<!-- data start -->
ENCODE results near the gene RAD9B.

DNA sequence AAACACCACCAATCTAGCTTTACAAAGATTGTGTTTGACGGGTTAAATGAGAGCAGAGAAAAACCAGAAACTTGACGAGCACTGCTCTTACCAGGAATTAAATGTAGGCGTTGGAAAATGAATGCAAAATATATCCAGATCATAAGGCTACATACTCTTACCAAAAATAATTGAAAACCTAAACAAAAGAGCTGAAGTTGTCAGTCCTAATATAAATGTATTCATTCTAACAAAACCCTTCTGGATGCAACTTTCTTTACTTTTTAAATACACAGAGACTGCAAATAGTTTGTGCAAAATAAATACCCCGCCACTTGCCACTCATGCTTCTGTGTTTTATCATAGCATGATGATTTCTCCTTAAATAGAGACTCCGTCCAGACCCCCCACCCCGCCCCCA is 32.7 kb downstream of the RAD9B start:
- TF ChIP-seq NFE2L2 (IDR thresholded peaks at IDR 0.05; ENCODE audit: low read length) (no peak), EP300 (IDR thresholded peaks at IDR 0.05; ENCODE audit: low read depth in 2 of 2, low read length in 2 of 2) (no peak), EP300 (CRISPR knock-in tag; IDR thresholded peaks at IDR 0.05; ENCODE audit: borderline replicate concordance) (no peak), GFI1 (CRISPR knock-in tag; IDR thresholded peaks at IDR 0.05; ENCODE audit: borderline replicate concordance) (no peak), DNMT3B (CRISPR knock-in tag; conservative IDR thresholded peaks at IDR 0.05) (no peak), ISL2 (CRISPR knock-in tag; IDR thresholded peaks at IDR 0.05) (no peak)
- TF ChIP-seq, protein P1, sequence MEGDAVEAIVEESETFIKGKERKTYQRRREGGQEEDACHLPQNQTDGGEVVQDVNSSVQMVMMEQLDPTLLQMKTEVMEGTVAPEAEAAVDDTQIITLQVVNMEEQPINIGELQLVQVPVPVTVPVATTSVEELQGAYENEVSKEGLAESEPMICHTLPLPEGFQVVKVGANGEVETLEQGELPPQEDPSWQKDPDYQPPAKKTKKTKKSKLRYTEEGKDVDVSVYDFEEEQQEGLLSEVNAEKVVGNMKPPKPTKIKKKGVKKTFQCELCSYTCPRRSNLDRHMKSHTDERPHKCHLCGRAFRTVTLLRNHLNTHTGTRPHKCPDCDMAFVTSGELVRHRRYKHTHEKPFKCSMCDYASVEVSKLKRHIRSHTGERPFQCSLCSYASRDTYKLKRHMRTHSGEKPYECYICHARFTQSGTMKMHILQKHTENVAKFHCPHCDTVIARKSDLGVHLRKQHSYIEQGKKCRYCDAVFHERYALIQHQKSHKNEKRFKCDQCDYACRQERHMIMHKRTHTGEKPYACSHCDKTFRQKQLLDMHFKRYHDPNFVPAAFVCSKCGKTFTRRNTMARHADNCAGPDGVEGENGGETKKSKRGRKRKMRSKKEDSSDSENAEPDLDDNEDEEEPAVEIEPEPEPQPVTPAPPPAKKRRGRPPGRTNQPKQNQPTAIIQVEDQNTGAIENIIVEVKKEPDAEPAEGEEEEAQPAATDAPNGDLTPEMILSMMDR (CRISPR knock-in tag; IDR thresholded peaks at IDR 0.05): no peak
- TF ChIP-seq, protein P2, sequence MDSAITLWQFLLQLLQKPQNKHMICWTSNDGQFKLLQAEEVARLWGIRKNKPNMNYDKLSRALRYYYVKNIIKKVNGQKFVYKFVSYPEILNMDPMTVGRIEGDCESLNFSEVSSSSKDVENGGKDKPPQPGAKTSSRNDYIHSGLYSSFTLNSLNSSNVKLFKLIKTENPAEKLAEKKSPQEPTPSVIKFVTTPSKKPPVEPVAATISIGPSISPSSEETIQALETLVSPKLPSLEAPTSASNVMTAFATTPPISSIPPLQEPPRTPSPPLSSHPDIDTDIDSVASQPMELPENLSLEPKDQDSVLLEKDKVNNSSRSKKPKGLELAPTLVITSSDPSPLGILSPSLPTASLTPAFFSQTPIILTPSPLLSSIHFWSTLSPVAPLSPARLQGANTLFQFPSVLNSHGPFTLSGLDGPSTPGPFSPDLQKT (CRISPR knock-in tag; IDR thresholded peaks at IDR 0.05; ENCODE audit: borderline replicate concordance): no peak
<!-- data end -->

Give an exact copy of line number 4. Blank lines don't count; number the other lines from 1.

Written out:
- TF ChIP-seq, protein P1, sequence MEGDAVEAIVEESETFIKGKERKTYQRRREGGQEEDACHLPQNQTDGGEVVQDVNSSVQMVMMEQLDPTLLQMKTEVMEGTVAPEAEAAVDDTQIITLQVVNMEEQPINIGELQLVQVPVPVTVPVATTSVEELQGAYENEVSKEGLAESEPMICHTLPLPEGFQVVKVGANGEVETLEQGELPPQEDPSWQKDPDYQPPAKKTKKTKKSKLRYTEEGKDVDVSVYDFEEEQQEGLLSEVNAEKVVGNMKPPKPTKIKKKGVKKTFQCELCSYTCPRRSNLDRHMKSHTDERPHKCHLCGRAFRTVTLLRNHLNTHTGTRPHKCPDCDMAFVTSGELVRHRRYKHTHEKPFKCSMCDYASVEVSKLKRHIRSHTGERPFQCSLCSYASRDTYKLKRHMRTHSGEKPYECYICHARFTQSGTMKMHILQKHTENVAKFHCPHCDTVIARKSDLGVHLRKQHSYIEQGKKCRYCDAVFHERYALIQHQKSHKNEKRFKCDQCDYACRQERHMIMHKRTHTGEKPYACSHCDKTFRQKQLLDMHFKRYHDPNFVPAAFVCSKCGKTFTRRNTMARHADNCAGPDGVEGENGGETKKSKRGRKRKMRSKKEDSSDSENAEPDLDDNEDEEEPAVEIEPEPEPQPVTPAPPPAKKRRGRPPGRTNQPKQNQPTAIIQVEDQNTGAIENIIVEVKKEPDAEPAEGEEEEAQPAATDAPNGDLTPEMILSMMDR (CRISPR knock-in tag; IDR thresholded peaks at IDR 0.05): no peak